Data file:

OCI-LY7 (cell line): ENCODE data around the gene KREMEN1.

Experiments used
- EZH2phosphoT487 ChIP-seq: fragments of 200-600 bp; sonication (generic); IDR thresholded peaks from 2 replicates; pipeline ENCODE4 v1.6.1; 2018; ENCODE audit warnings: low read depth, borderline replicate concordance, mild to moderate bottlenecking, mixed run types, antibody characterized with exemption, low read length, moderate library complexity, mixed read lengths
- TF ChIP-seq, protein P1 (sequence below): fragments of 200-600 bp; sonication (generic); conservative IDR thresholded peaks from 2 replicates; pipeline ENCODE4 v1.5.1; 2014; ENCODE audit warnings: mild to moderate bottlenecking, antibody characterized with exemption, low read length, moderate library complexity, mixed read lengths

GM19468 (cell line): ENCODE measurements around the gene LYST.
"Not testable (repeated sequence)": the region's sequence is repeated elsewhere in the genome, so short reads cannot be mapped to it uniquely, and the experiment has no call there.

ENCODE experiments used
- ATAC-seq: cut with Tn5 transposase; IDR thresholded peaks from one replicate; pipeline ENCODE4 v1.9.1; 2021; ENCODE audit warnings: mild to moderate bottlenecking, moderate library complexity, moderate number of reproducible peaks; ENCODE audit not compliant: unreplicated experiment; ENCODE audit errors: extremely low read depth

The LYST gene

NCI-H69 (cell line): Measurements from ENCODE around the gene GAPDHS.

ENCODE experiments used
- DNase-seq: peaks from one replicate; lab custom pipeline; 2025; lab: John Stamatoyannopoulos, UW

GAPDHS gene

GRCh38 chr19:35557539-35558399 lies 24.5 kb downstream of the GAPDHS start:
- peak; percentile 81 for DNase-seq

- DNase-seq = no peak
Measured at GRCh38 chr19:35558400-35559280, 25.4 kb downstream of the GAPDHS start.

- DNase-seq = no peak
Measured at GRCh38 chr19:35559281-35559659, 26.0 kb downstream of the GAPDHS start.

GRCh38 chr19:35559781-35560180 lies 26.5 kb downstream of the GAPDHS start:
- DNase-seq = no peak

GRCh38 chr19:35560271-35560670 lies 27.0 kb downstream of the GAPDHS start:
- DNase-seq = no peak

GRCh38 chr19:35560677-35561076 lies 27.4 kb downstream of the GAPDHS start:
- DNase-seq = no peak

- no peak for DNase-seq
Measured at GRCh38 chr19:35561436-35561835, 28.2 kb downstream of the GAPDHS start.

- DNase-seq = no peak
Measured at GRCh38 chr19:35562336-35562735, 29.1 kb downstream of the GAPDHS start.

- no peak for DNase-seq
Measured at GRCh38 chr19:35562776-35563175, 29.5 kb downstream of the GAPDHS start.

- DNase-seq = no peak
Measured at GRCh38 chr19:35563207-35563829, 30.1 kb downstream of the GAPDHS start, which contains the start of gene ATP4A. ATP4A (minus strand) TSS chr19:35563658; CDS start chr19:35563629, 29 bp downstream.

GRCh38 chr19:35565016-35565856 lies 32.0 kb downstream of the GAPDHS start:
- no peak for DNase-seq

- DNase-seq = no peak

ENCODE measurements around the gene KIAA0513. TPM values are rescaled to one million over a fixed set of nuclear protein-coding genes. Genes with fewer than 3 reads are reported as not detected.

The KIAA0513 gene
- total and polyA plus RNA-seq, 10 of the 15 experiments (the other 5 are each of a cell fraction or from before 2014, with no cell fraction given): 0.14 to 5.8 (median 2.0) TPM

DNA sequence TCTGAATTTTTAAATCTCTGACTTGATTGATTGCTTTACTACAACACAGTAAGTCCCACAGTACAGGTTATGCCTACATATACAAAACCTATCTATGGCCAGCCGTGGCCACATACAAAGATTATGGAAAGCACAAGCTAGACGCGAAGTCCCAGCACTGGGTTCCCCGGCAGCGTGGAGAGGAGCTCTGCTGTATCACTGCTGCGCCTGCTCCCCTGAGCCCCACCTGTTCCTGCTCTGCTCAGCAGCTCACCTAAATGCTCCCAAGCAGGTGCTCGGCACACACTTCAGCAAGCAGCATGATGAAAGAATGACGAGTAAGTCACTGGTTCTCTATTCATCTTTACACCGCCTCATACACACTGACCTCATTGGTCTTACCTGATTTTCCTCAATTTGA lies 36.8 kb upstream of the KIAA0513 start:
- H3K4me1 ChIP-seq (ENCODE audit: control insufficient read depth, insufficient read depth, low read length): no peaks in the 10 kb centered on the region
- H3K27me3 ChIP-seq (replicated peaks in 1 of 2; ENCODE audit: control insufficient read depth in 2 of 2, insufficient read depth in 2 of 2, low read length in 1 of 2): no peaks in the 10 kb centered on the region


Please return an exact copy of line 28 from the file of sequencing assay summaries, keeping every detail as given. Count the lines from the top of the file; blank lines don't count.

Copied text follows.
- DNase-seq = no peak